The prison population is growing at an alarming rate, and has reached a population density, unparalleled in the history of the United States of America. On January 20, 2003, the number of people imprisoned within the Federal Bureau of prisons reached an all time high of 165,005. Currently, over 2.2 million people are confined in state and federal prisons. One in thirty-two United States Citizens are incarcerated or on probation or parole. Conservative estimates place the costs of incarcerating an individual at $30,000 per year. Prisons are being constructed at an unprecedented rate. Inherent in the proportion of the prison juggernaut are a myriad of systemic problems (Department of Justice, 2003).
The prison incarceration experience in the United States is a deepening phenomenon in the current era. More than 6.5 million persons (3.1 percent of the adult population of the United States) were under correctional supervision in the United States at mid-year 2001 ù the most recent available data. Of this total number, 1,962,220 were incarcerated (1,330,980 in prison and 631,240 in jail), 732,351 were on parole, and 3,932,751 were on probation (Bureau of Justice Statistics, 2002b, p. 1).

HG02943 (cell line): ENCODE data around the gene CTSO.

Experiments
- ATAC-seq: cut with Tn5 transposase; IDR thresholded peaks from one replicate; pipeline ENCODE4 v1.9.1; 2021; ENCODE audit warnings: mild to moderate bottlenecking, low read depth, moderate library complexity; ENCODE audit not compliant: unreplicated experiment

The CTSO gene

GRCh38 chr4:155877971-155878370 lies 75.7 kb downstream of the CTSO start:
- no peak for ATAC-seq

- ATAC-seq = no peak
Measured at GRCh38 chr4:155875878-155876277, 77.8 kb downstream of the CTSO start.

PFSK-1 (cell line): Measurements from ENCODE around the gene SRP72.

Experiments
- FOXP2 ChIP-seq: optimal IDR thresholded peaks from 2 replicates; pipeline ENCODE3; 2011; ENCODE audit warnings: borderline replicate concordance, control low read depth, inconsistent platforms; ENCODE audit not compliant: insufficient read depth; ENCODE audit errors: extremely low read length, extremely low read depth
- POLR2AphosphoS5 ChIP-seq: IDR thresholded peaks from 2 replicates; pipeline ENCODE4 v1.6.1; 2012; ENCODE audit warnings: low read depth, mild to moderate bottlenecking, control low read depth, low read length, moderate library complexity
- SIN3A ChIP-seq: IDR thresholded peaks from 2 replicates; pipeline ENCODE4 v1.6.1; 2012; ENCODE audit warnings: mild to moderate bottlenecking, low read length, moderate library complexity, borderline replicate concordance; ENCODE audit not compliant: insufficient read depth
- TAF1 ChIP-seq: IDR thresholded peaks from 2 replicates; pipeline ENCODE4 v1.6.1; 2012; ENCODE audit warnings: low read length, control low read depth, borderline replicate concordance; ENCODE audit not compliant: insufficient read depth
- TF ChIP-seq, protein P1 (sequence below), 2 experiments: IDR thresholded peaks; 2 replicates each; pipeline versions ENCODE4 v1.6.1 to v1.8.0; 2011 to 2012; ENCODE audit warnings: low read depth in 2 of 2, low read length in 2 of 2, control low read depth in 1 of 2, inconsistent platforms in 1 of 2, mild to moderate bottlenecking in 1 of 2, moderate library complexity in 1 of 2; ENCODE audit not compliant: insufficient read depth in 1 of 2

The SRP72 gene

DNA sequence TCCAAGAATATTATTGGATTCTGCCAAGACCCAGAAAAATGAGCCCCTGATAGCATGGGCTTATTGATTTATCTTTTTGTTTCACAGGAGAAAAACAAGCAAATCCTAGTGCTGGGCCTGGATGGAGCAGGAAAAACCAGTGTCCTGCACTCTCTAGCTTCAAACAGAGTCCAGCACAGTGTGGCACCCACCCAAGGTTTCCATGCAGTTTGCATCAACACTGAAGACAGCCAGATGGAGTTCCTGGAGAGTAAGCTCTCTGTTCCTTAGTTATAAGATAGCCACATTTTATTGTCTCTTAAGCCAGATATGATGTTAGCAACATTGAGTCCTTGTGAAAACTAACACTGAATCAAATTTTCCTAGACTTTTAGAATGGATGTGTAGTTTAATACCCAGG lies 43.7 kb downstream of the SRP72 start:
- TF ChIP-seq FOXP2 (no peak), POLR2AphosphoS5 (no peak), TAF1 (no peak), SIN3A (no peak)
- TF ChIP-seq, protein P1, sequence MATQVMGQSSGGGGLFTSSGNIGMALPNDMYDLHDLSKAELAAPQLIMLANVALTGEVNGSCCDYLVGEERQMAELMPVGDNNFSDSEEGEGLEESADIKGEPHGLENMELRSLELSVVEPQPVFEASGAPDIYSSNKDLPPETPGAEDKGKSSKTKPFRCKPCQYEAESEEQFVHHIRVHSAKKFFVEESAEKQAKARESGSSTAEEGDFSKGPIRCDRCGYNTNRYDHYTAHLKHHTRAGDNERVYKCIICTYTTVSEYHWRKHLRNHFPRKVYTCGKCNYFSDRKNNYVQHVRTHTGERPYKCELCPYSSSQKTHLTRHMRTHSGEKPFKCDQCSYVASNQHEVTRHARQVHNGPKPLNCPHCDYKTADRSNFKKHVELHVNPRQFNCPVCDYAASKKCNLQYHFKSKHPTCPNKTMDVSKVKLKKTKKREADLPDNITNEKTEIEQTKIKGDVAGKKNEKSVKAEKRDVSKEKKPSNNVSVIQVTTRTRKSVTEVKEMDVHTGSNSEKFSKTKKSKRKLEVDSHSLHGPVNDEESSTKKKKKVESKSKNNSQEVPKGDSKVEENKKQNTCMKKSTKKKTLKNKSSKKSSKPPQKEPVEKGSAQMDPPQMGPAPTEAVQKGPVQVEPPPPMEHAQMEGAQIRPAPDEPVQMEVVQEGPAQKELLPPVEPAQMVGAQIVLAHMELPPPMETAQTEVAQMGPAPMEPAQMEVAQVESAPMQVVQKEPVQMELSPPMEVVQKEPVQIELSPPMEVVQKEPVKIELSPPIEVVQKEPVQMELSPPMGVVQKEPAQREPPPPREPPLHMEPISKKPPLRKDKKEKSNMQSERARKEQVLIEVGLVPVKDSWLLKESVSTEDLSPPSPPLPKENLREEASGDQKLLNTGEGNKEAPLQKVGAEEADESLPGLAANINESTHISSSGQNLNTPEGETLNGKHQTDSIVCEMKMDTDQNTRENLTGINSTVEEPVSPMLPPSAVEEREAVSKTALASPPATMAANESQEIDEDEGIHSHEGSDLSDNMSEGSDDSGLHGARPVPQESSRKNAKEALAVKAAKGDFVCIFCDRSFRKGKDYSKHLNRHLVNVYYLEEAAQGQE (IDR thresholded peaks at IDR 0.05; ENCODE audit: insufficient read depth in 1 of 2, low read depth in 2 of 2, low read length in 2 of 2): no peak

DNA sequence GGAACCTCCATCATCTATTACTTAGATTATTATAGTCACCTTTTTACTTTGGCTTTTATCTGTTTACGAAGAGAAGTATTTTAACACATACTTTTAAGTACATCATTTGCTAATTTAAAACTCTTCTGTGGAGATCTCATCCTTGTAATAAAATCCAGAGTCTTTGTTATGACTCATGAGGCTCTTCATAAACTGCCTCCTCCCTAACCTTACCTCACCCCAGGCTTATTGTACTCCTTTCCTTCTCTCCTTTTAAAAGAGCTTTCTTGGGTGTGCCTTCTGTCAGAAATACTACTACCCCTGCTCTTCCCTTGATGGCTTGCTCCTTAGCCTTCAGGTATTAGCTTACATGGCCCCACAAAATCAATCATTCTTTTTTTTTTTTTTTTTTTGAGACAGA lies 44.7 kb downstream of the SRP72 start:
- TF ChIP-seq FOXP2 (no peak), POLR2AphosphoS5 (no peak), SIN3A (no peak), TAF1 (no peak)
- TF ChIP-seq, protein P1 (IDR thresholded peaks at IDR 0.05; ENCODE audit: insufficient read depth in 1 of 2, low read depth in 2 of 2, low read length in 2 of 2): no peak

The number of persons incarcerated in prison in 2001 was up 1.1 percent from 2000 and was up 3.6 percent from 1995. In contrast, the parole population increased only 1.3 percent from 1995 to 2001 (Bureau of Justice Statistics, 2002b, p. 1).
At the state prison level, incarcerated populations ranged from 100 percent of rated capacity to 115 percent of rated prison capacity. At the federal prison level, the inmate population represented 31 percent of the rated capacity of all federal prisons in the United States (Bureau of Justice Statistics, 2002a, p. 1).
From the mid-1970s through the mid-1980s, the American prison population increased by 84 percent (Bureau of Criminal Justice Statistics, 1997, p. D-4). Per 100 thousand-population, t...